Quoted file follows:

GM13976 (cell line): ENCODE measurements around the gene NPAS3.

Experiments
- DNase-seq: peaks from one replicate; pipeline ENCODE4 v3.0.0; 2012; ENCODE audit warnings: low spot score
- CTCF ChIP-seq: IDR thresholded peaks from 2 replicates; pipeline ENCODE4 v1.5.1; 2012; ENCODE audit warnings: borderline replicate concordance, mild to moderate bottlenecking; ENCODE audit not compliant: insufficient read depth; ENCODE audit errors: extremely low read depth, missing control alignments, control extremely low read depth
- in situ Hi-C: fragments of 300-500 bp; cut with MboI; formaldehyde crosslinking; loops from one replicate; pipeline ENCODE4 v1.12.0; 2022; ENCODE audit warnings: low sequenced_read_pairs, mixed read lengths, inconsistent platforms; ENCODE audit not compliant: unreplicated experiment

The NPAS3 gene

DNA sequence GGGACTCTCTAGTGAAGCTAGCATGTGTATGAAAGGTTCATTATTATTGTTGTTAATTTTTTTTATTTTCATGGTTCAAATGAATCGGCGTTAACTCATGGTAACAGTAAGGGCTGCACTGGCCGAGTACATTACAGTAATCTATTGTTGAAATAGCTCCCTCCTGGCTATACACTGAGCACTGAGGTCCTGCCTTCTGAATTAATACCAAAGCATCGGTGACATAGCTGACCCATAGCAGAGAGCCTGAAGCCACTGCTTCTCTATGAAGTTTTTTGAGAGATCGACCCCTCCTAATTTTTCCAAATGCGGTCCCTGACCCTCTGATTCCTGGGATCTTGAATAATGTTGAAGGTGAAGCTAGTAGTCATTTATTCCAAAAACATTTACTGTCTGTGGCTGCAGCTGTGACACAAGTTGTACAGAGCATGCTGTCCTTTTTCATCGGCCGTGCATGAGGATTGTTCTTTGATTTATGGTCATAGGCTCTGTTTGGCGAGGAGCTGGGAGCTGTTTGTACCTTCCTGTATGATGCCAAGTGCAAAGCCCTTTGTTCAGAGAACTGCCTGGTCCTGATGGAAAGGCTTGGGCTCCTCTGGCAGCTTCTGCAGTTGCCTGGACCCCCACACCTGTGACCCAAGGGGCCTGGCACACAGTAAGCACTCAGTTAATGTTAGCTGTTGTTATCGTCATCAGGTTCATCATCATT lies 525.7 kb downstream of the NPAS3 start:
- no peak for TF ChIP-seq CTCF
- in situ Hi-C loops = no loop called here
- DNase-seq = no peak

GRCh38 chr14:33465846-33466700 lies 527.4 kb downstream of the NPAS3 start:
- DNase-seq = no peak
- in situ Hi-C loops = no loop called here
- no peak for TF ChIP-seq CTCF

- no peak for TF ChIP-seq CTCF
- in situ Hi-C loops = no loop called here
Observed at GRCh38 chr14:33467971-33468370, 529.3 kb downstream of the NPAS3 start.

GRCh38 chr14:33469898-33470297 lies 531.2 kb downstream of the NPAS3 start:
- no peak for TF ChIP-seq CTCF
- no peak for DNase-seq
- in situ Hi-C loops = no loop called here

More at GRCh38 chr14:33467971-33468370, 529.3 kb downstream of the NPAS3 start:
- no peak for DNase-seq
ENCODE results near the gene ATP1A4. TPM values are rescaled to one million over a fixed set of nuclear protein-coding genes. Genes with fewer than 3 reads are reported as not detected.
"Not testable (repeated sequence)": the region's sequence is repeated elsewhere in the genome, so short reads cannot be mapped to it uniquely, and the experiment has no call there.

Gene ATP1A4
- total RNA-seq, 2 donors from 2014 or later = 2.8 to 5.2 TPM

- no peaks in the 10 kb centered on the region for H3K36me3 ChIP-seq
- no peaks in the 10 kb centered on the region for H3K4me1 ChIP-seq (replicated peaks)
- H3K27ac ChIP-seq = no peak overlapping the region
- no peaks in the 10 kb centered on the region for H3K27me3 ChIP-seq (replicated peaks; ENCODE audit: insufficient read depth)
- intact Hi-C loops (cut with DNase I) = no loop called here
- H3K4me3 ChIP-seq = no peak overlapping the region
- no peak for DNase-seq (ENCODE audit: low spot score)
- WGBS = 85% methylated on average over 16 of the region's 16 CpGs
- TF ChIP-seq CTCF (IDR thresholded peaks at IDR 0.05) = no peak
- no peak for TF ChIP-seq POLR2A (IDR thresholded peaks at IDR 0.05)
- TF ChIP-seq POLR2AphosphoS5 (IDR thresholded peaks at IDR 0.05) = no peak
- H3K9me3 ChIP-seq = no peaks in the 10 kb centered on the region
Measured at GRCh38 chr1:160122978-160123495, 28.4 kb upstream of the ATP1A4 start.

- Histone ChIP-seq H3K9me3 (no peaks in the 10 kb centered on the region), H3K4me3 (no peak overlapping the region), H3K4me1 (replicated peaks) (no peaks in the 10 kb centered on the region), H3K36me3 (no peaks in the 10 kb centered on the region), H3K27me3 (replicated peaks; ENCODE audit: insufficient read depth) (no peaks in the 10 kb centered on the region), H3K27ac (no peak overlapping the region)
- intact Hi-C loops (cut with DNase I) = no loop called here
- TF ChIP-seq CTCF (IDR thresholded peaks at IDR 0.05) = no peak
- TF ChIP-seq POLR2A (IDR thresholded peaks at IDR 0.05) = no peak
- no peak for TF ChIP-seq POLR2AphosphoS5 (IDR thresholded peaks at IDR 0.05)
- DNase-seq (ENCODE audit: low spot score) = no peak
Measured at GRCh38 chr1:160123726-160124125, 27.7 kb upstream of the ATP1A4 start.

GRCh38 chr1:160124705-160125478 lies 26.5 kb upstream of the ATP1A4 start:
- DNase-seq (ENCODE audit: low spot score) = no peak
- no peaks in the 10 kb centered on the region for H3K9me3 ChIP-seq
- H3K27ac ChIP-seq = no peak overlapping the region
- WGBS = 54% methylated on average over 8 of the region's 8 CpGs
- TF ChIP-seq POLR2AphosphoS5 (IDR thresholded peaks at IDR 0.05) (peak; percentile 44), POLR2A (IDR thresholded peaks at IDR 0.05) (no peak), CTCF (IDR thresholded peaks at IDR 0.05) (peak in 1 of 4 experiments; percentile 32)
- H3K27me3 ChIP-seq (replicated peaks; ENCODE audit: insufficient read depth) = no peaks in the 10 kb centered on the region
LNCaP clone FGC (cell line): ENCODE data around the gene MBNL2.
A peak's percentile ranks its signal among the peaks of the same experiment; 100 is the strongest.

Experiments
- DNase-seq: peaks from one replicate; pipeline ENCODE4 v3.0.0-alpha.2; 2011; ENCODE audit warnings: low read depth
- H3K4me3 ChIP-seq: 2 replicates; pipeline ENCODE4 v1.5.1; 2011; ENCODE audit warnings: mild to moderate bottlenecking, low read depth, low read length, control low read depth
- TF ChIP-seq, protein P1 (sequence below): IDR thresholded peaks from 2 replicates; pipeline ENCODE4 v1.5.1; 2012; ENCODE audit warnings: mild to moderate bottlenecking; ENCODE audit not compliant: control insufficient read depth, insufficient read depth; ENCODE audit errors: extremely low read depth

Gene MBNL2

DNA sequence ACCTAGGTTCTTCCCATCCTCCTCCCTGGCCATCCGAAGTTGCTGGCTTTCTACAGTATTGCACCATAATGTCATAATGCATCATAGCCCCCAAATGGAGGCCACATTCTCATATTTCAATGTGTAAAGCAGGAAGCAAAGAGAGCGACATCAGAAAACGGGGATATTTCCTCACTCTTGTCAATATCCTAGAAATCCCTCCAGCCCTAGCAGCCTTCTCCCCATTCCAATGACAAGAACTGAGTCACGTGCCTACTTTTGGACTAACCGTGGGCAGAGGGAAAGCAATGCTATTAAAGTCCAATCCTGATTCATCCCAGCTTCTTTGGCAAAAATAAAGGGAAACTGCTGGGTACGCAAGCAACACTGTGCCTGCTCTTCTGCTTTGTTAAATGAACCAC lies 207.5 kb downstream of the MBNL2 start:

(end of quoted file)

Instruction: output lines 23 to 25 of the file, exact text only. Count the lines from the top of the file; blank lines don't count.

- no peak for DNase-seq
ENCODE results near the gene ATP1A4. TPM values are rescaled to one million over a fixed set of nuclear protein-coding genes. Genes with fewer than 3 reads are reported as not detected.
"Not testable (repeated sequence)": the region's sequence is repeated elsewhere in the genome, so short reads cannot be mapped to it uniquely, and the experiment has no call there.